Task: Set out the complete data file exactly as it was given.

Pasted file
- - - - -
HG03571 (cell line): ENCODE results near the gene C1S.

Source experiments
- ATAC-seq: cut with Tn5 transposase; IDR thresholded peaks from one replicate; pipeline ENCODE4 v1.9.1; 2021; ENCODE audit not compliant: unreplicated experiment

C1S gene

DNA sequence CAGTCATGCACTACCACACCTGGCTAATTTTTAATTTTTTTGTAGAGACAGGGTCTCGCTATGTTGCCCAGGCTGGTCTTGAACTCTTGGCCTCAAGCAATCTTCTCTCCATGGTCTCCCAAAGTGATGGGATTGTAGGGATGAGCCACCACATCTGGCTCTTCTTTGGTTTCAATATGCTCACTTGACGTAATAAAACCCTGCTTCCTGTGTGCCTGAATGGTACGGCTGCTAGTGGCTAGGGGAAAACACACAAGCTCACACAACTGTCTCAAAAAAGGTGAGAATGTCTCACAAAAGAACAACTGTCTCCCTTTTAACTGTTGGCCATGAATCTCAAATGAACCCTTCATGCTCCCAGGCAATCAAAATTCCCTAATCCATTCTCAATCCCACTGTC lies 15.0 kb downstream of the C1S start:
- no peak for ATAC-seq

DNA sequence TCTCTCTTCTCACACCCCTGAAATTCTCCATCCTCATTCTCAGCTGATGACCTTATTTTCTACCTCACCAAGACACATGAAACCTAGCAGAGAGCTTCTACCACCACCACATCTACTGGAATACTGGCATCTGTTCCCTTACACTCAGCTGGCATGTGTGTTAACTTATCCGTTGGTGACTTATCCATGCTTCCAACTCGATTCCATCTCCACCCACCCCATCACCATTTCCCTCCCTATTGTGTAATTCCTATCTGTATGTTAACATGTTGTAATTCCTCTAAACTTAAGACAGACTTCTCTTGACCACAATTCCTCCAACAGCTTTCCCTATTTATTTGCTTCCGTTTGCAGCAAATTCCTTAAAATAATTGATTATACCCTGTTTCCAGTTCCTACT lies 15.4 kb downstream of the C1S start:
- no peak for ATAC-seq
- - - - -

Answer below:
HG03571 (cell line): ENCODE results near the gene C1S.

Source experiments
- ATAC-seq: cut with Tn5 transposase; IDR thresholded peaks from one replicate; pipeline ENCODE4 v1.9.1; 2021; ENCODE audit not compliant: unreplicated experiment

C1S gene

DNA sequence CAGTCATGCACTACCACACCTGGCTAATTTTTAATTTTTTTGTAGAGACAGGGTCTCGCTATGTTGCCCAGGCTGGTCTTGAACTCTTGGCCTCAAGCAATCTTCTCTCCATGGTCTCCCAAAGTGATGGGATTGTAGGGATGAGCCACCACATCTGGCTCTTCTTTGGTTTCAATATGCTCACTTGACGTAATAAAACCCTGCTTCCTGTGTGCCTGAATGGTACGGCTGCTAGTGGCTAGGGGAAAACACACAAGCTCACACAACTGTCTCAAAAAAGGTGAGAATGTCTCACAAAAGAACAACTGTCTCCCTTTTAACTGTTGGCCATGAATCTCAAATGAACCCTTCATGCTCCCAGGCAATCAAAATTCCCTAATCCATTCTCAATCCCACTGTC lies 15.0 kb downstream of the C1S start:
- no peak for ATAC-seq

DNA sequence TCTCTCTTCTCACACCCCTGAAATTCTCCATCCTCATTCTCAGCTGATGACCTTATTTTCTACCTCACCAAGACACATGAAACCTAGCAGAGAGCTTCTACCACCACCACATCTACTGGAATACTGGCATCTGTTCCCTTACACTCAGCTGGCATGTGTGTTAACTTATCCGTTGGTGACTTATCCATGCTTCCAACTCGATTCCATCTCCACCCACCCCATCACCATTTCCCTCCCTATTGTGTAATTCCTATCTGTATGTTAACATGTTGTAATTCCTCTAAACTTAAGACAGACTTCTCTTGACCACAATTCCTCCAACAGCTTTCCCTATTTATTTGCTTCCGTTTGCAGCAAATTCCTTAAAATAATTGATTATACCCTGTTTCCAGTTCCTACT lies 15.4 kb downstream of the C1S start:
- no peak for ATAC-seq